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In Re: Ammu Pujary - Court Judgment

LegalCrystal Citation
SubjectCriminal
CourtChennai
Decided On
Reported inAIR1942Mad295; (1942)1MLJ200
AppellantIn Re: Ammu Pujary
Excerpt:
- - it is clear from the evidence that physically speaking the deceased was a more robust man than the appellant. this, in our opinion, he has quite failed to make out......does so, so subtly as to require the appellant to prove that he had what he calls the 'problem' of self-defence before his mind and that with that 'problem' in view, he deliberately took the action he did in order to> save his life. by this kind of reasoning the learned judge has of course excluded any possibility of consideration of a plea that the appellant was justified in defending himself but had exceeded his right of self-defence and therefore his offence might be reduced from the offence of murder to that of culpable homicide not amounting (to murder. we desire to make it clear that, when an accused person commits an act of violence upon another person in circumstances which prove that he is apprehending further violence from that person, nothing further need be proved to.....
Judgment:

King, J.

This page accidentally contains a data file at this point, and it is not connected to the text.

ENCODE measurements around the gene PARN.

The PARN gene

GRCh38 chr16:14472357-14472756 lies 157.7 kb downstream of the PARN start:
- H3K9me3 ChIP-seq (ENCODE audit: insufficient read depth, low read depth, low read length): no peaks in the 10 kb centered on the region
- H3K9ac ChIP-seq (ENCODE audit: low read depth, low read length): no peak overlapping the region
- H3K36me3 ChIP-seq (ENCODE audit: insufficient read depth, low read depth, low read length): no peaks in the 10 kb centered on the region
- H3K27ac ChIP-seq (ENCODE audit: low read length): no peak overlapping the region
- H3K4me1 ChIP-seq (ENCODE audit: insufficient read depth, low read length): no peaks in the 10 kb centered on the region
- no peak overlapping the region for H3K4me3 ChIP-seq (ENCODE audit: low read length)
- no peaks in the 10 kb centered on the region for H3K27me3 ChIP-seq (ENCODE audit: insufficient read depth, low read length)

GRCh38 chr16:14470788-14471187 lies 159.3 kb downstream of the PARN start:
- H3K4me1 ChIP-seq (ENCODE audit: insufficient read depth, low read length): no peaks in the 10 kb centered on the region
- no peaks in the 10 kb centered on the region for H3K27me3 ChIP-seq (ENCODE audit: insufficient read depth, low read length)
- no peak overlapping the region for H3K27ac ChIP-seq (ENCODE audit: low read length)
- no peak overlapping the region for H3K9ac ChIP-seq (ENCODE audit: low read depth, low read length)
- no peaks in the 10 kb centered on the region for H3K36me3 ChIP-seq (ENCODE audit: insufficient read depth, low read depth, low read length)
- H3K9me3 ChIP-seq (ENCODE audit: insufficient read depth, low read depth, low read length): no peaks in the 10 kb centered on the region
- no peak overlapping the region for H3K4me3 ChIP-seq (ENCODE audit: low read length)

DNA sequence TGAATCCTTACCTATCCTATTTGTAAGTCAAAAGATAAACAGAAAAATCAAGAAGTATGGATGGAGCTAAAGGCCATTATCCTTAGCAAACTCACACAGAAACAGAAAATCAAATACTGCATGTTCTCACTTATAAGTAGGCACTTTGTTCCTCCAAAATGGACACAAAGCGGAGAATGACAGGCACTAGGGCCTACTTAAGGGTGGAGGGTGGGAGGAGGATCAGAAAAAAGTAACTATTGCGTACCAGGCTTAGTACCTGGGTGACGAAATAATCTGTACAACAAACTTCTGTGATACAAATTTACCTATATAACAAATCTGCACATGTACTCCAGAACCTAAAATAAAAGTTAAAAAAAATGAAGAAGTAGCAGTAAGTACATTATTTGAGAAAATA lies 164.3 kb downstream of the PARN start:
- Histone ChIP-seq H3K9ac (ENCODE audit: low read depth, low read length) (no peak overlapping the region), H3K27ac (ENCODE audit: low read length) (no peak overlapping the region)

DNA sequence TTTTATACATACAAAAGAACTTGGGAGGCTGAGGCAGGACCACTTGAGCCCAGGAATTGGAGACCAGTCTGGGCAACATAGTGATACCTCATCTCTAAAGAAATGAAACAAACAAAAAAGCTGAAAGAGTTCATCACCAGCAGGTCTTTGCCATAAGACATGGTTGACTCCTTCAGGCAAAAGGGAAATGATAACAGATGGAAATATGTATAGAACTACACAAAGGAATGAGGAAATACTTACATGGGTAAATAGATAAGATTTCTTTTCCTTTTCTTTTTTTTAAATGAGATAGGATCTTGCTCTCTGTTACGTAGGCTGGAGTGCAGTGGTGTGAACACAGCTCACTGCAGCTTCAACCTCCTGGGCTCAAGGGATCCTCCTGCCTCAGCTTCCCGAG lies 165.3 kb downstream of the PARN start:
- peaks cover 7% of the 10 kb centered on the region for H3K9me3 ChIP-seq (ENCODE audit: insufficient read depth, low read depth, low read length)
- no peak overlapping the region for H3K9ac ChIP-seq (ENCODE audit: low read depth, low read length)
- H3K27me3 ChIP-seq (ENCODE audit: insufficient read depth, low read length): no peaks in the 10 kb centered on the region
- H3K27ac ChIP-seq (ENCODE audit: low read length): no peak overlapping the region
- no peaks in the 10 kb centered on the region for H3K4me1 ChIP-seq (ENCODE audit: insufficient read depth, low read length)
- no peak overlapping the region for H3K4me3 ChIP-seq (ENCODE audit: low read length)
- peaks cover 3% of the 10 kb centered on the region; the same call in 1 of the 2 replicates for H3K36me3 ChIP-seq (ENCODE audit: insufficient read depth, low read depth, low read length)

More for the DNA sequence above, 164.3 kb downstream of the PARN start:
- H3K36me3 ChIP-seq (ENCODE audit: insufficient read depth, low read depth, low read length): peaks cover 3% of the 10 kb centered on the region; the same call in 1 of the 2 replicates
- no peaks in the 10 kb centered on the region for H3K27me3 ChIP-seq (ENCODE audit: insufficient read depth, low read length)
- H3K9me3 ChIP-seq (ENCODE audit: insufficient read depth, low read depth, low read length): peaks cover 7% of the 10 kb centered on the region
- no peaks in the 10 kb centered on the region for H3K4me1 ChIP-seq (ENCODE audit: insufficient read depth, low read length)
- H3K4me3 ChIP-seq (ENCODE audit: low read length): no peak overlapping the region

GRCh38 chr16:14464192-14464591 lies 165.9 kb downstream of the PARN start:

1. The appellant has appealed from jail against his conviction by the learned Sessions Judge of South Kanara on two charges, one for the murder of the deceased Giriappa and secondly for causing hurt by a dangerous weapon to P.W. 3. The learned Judge in convicting the appellant of murder has held that he did not kill Giriappa in exercising the right of private defence. It seems to us that the learned Judge's reasoning in regard to this part of the case is open to much criticism. The learned Judge concedes in paragraph 11 of his judgment that, according to the case for the prosecution itself, facts were established which gave the appellant the right of private defence. The facts were that the deceased had struck him with a stick and was prepared to strike him a second time and the learned Judge held that there were grounds for his apprehending that he would be hurt. But in paragraphs 11 and 12, the learned Judge unduly stresses the proposition that the appellant must, prove that he bona fide believed that he was about to be killed or to suffer grievous hurt before he can plead the right of private defence at all. This mistaken view is repeated at the conclusion of paragraph 13; and in paragraph 15 the learned Judge in analysing the situation does so, so subtly as to require the appellant to prove that he had what he calls the 'problem' of self-defence before his mind and that with that 'problem' in view, he deliberately took the action he did in order to> save his life. By this kind of reasoning the learned Judge has of course excluded any possibility of consideration of a plea that the appellant was justified in defending himself but had exceeded his right of self-defence and therefore his offence might be reduced from the offence of murder to that of culpable homicide not amounting (to murder. We desire to make it clear that, when an accused person commits an act of violence upon another person in circumstances which prove that he is apprehending further violence from that person, nothing further need be proved to establish that the accused is acting in the exercise of his right of self-defence. Circumstances themselves show that unmistakably, and the learned Judge is wrong in throwing upon the accused the burden of proving that he had in fact consciously exercised his right of self-defence when he used his knife. Of course situations are conceivable in which, in spite of the fact that some violence is being used against an offender, he regards that violence as negligible and he acts with the delibesate intension of killing, and without any intention at all of defending himself. But these circumstances have not been made out in the present case. It is clear from the evidence that physically speaking the deceased was a more robust man than the appellant. It is clear that he used a fairly stout stick in order to beat him and threaten him. One can only therefore make the natural presumption that, when the appellant took out his knife- and stabbed the deceased, he was doing so in order to prevent his receiving any further injuries himself.